André Félibien, Des principes de l’architecture, de la sculpture, de la peinture, et des autres arts qui en dependent. Avec un dictionnaire des termes propres à chacun de ces arts (Paris, 1690), p. 21 (Ionic order).
The Ionic order also has two distinct varieties known as Greek Ionic and Roman Ionic. The base can be of the Asiatic type or Attic type. The Asiatic base consists of a lower torus decorated with horizontal fluting and reeding (parallel convex mouldings) and a torus with reeding above it separated by a concave moulding called a scotia and small narrow flat horizontal mouldings called fillets in between. An Attic base is composed of an upper and larger lower torus, separated by a scotia with fillets. Greek Ionic shafts are almost invariably fluted with vertical fillets separating the flutes, but Roman Ionic shafts are often wholly unfluted.
The Ionic order is primarily identified by its capital, with its spiral scroll on either side creating the distinctive volutes, of which there are normally four on a parallel-sided Greek Ionic capital. This capital has two distinct elevations – one with the two volutes on the front and the baluster side at either end resembling a baluster laid on its side joining the volutes, which is illustrated in Figure II of Félibien’s depiction of the Ionic order that shows a sketch of a baluster side of a capital with foliage decoration. This resulted in a problem at the corners of porticos and colonnades, which led to the design of an angle- or corner-capital that abutted two fronts and two sides in order to obtain volutes on both faces of the corner. The two adjacent volutes at the external angle are splayed outwards with concave curved faces at 45°, while two adjacent partial volutes are located diagonally opposite at the inner angle within the portico. This somewhat unsatisfactory arrangement was superseded by the Romans, who developed an angular capital, also known as a Scamozzi capital, with four identical faces and, therefore, eight volutes projecting under the four corners of the abacus (slab crowning the capital), thus doing away with the need for a corner capital as all the capitals were the same on all four sides. Egg-and-dart mouldings often decorate a small convex moulding between the volutes called an echinus.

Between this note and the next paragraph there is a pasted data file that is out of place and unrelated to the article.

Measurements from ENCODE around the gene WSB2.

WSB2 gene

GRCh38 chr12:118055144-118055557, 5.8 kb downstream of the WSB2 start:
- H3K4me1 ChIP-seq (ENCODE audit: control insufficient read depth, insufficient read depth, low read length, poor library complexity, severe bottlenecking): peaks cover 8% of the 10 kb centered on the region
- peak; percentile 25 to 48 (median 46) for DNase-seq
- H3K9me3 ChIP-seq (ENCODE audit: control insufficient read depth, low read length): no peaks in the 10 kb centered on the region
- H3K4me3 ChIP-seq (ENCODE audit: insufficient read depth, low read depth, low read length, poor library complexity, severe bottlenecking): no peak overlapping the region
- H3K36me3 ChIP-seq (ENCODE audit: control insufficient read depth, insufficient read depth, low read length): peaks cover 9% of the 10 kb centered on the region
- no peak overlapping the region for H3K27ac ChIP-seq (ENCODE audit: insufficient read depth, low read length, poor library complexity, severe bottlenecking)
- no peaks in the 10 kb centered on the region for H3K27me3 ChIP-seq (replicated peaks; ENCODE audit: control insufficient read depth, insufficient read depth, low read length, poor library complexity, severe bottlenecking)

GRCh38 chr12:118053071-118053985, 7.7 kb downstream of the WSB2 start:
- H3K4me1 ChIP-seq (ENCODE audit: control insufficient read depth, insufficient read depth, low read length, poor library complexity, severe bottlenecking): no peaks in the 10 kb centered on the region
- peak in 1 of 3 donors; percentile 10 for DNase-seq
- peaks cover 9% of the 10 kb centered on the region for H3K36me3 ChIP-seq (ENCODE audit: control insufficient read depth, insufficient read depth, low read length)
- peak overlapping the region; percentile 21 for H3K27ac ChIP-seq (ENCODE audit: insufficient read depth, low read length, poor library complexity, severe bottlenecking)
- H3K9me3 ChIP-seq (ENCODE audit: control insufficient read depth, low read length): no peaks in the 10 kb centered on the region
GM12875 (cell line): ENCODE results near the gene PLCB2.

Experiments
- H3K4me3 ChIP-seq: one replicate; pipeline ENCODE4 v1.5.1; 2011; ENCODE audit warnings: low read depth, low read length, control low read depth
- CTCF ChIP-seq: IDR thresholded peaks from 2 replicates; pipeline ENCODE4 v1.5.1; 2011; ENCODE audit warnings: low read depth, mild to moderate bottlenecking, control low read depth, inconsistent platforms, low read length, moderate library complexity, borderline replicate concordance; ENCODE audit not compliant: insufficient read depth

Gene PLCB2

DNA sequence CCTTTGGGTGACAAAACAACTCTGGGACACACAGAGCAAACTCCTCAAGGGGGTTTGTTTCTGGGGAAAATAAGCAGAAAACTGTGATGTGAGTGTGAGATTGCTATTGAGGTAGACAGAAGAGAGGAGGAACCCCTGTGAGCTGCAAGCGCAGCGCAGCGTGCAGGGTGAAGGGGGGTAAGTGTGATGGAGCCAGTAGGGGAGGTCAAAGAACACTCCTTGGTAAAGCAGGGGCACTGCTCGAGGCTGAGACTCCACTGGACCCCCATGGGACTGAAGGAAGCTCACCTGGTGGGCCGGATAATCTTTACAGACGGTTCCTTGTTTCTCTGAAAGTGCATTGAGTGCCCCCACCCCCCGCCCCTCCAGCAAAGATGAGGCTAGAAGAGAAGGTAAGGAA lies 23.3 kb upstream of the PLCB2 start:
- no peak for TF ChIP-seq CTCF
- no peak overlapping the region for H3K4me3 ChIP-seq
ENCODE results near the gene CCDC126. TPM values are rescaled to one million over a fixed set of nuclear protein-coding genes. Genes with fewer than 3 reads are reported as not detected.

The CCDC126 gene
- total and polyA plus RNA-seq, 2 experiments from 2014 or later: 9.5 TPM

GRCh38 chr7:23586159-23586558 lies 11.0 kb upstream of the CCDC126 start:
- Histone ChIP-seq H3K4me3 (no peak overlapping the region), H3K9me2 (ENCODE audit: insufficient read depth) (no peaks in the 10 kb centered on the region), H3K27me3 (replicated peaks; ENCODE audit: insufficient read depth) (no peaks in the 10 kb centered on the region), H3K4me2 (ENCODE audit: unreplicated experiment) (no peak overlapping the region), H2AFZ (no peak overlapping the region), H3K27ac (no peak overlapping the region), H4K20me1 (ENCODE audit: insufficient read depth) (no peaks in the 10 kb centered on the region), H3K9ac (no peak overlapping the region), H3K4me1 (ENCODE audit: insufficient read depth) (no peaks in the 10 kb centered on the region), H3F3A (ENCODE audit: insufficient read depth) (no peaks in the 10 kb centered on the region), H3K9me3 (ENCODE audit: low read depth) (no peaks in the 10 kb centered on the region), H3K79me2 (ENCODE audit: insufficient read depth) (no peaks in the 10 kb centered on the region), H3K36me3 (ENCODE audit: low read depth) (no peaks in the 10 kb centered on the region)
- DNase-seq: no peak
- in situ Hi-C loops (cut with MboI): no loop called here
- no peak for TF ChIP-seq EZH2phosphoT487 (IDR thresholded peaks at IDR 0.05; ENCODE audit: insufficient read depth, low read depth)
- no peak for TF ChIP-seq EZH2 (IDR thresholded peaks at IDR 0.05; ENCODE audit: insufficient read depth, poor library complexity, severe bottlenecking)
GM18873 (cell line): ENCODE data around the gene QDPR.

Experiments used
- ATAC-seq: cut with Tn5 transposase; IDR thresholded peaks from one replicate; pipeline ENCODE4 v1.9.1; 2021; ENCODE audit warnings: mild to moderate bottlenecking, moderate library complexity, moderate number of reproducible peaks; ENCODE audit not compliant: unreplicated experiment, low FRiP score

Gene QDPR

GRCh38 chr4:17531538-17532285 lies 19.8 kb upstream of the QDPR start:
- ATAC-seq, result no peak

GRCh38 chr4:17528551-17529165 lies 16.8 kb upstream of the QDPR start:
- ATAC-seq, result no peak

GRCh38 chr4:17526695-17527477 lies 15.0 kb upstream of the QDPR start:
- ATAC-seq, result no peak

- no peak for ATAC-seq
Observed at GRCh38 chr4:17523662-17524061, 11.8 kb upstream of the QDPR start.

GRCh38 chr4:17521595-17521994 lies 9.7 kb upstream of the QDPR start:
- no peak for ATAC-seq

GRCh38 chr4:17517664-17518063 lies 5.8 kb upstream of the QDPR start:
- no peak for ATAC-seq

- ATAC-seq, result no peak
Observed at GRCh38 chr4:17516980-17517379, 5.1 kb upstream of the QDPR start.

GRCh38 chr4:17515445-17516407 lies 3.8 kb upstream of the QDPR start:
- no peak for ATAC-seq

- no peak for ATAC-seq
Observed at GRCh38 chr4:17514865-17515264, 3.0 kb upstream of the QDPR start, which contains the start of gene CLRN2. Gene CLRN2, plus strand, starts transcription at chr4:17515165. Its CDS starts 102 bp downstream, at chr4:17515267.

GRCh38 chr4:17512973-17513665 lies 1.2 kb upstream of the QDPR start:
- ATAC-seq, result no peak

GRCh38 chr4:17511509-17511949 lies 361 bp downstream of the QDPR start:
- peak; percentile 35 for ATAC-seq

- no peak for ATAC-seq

The frieze of the Ionic order may be a plain band, can be richly ornamented with continuous sculpture, or may also be pulvinated (bulging in a convex profile), the latter of which is illustrated in Félibien’s depiction of the Ionic order in Figures I & II. Bed mouldings that appear under the projecting cornice can be very rich including dentil-courses (small tightly spaced blocks), egg-and-dart, or other ornament. Additional mouldings of bead-and-reel occur between the fasciae of the architrave (two or three bands each projecting slightly beyond the one below) in more elaborate versions of the order. The Temple of Artemis/Diana at Ephesus, sculptural fragments of which are in the British Museum, was built in the Ionic order.
Samuel Marolois, Mathematicvm opvs absolvtissimvm : continens geometriae, fortificationis, architecturæ, & perspectivæ theoreticæ ac practicæ regulas, demonstrationes, & figuras perfectissimas studio atque opera Alberti Girardi … ; recognitum ac multis notis illustratum (Amsterdam, 1633), 5 vols. in 4, vol. 4, plate M (Ionic detail).
Marolois’ illustration includes an entablature of the Ionic order from the Theatre of Marcellus in Rome with a dentil course above egg-and-dart ornament. The neck of the Ionic capital is decorated with floral ornament and the echinus with egg-and-dart, and the shaft is fluted on the left-hand half of the column, while the capital is plain and the shaft is unfluted on the right-hand half.
Chitham, Robert, The classical orders of architecture, incorporating James Gibbs and the American classical tradition by Calder Loth, 2nd ed. (Oxford, 2005).
Curl, James Stevens & Wilson, Susan, The Oxford dictionary of architecture, 3rd ed. (Oxford, 2016).
Jones, M. Wilson, et al., ‘Orders, architectural’ entry in Oxford Art Online.
Text: Antoine Mac Gaoithín, Library Assistant at the Edward Worth Library.